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Open access

J. W. Courter, C. M. Sabota, and J. N. Moore

Abstract

Customer harvest (PYO) of research plots at University of Illinois and University of Arkansas research stations began in the late 1960s when it became difficult to harvest extensive research plots. Similar methods were developed independently for customer harvest at both locations. Initially we invited faculty, staff, their wives, and eventually other local people to pick strawberries, blackberries, and blueberries. We obtained yield records and the customers paid for the fruit. Data were collected to evaluate cultivars and advanced breeding selections of strawberries, blueberries, and blackberries.

Free access

Fumiomi Takeda

35 WORKSHOP 3 (Abstr. 674-677) Horticultural Aspects of Phytochemicals in Small Fruits Monday, 24 July, 10:00 a.m.-12:00 noon

Free access

P. Perkins-Veazie

35 WORKSHOP 3 (Abstr. 674-677) Horticultural Aspects of Phytochemicals in Small Fruits Monday, 24 July, 10:00 a.m.-12:00 noon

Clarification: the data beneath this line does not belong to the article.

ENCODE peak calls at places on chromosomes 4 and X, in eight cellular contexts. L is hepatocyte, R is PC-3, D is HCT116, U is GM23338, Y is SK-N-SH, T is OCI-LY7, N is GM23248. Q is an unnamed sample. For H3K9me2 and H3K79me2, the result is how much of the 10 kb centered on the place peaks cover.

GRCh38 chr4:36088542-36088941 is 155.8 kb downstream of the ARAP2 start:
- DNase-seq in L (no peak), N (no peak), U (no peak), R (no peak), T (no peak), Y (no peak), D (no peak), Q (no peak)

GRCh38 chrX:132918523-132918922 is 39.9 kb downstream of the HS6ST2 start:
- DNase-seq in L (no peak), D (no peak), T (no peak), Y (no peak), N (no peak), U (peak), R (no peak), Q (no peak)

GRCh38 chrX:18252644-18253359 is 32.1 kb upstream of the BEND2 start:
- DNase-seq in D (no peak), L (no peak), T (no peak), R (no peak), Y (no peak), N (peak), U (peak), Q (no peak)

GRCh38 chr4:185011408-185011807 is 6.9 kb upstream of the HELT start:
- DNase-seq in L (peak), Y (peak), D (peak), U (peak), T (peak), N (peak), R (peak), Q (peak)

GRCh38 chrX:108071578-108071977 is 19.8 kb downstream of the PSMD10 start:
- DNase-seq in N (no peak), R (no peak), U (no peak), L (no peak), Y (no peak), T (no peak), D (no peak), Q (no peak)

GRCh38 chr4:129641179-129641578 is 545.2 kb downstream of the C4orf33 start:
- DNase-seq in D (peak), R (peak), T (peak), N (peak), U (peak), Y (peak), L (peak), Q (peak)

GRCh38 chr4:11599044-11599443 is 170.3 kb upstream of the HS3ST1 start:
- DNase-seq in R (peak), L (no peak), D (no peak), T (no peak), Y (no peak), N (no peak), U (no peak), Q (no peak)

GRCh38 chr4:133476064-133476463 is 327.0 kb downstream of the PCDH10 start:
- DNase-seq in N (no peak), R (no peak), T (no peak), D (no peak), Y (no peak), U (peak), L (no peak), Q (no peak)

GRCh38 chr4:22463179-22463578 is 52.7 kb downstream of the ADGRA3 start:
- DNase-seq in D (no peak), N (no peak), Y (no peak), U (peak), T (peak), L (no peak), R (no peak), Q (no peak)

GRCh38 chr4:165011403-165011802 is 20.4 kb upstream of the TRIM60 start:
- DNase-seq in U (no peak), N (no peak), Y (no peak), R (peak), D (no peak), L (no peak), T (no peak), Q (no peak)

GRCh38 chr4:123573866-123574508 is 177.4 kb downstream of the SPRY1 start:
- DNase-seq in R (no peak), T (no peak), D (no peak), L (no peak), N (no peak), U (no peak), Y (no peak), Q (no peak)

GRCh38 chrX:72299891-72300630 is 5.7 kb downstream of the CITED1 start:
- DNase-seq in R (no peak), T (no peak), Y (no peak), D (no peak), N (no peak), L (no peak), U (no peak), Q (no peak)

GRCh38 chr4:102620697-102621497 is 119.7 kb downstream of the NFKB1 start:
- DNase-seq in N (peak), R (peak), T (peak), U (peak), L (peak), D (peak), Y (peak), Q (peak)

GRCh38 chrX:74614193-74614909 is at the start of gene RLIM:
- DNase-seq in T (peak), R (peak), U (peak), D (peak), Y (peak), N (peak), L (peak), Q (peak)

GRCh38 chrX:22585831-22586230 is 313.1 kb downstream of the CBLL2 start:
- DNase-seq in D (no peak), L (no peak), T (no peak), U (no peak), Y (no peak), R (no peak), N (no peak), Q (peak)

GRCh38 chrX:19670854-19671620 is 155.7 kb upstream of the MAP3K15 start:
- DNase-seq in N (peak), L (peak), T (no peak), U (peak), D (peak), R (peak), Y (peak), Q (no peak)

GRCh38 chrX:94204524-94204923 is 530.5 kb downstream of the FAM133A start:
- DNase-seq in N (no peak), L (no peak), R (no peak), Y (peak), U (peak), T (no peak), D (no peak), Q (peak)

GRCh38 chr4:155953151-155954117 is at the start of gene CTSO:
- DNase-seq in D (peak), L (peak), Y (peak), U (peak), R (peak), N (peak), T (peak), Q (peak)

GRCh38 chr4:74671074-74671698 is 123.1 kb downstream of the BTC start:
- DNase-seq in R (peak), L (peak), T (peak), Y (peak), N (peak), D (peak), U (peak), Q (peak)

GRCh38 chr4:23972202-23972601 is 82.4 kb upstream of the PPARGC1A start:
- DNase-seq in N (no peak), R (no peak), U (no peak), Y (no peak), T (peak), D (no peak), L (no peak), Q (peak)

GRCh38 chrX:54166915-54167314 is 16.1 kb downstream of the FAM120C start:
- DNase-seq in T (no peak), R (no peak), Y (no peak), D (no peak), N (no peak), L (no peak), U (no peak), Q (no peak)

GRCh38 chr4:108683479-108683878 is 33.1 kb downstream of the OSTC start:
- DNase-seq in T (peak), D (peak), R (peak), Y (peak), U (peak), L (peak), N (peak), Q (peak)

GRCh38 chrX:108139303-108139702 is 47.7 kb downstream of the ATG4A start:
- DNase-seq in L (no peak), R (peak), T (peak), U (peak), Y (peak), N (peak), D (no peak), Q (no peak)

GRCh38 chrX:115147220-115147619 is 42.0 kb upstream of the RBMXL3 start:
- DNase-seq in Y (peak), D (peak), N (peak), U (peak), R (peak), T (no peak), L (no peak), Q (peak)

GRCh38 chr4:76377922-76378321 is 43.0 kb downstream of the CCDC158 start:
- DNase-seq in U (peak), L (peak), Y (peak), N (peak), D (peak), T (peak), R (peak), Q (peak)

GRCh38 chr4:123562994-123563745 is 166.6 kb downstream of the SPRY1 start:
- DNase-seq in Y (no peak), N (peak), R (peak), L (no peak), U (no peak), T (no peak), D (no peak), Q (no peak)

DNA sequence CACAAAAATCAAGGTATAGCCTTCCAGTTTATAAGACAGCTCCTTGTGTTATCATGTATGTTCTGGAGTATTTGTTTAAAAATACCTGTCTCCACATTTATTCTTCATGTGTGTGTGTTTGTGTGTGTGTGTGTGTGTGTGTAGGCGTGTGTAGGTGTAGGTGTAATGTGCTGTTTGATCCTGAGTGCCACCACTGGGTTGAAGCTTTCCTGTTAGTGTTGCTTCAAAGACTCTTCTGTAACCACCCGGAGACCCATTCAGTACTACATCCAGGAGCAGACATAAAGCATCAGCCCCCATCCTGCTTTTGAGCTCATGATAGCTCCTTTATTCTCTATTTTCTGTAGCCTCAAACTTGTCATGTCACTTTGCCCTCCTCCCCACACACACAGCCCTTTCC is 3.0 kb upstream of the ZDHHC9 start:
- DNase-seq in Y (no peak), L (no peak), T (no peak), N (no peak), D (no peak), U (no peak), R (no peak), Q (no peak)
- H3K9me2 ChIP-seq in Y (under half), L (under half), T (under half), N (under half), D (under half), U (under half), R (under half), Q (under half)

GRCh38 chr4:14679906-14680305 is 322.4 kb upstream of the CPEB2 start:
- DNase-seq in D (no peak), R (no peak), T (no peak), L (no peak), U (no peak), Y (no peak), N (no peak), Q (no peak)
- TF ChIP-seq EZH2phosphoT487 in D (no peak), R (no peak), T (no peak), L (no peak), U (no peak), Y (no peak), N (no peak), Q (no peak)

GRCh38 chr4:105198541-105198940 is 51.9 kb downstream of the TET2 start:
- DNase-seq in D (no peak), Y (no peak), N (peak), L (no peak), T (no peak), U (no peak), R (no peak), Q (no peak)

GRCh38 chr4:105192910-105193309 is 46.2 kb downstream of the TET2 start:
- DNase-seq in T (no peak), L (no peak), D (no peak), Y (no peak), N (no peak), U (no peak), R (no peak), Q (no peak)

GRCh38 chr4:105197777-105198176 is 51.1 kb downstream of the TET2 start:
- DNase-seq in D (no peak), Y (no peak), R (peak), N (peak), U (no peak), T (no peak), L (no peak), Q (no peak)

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Carlo Fallovo, Valerio Cristofori, Emilio Mendoza de-Gyves, Carlos Mario Rivera, Roberto Rea, Simone Fanasca, Cristina Bignami, Youssef Sassine, and Youssef Rouphael

Accurate and nondestructive methods to determine individual leaf areas of plants are a useful tool in physiological and agronomic research. Determining the individual leaf area (LA) of small fruit like raspberry (Rubus idaeus L.), redcurrant (Ribes rubrum L.), blackberry (Rubus fruticosus L.), gooseberry (Ribes grossularia L.), and highbush blueberry (Vaccinium corymbosum L.) involves measurements of leaf parameters such as length (L) and width (W) or some combinations of these parameters. A 2-year investigation was carried out during 2006 (on seven raspberry, seven redcurrant, six blackberry, five gooseberry, and two highbush blueberry cultivars) and 2007 (on one cultivar per species) under open field conditions to test whether a model could be developed to estimate LA of small fruits across cultivars. Regression analysis of LA versus L and W revealed several models that could be used for estimating the area of individual small fruit leaves. A linear model having LW as the independent variable provided the most accurate estimate (highest R 2, smallest mean square error, and the smallest predicted residual error sum of squares) of LA in all small fruit berries. Validation of the model having LW of leaves measured in the 2007 experiment coming from other cultivars of small fruit berries showed that the correlation between calculated and measured small fruit berries LAs was very high. Therefore, these models can estimate accurately and in large quantities the LA of small fruit plants in many experimental comparisons without the use of any expensive instruments.

Open access

Ervin L. Denisen

Abstract